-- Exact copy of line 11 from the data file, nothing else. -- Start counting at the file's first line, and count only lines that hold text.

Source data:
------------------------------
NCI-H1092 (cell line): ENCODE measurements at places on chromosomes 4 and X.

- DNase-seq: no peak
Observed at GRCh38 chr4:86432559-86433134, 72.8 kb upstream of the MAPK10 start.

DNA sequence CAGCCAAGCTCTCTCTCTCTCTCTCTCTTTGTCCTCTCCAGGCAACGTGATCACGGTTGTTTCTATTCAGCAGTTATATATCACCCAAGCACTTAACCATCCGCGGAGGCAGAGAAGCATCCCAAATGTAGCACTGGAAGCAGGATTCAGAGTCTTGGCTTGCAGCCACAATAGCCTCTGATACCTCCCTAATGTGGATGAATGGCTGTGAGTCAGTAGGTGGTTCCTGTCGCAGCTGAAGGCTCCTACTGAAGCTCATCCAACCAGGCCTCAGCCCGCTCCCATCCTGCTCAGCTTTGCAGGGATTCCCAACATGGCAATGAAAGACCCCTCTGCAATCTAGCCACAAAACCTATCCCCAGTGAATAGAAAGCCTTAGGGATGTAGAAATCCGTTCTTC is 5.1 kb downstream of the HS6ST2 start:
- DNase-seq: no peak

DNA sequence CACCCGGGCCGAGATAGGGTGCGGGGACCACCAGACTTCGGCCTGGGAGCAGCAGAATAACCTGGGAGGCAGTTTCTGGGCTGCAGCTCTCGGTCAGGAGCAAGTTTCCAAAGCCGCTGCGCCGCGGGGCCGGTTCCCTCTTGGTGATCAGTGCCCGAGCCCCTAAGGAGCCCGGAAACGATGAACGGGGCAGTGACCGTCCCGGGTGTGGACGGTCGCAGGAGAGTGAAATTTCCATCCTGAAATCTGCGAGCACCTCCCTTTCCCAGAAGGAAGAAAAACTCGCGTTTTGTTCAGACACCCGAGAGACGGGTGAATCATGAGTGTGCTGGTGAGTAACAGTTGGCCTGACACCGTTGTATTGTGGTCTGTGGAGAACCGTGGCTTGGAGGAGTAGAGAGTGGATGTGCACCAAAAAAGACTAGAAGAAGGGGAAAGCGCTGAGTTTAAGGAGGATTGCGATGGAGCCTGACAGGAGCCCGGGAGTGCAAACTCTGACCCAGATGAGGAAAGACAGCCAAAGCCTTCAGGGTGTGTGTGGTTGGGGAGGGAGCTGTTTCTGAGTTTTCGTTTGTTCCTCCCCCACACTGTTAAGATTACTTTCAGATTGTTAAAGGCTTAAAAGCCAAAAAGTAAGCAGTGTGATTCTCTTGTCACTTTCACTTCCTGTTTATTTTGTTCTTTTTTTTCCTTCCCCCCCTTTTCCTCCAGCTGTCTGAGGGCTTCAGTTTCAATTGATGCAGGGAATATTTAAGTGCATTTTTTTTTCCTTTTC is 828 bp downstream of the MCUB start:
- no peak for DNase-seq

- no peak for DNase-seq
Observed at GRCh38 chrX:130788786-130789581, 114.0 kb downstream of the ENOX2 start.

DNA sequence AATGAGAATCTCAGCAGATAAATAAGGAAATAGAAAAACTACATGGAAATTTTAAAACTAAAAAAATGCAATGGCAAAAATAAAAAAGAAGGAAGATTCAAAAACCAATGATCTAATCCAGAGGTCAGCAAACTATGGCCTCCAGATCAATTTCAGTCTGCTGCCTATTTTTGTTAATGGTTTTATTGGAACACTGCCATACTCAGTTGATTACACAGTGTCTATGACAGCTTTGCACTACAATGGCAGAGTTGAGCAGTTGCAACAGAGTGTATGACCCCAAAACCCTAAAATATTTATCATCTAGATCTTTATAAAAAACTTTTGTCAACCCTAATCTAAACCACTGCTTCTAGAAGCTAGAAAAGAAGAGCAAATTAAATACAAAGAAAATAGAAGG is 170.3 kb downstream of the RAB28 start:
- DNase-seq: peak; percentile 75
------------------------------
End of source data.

- DNase-seq: peak; percentile 75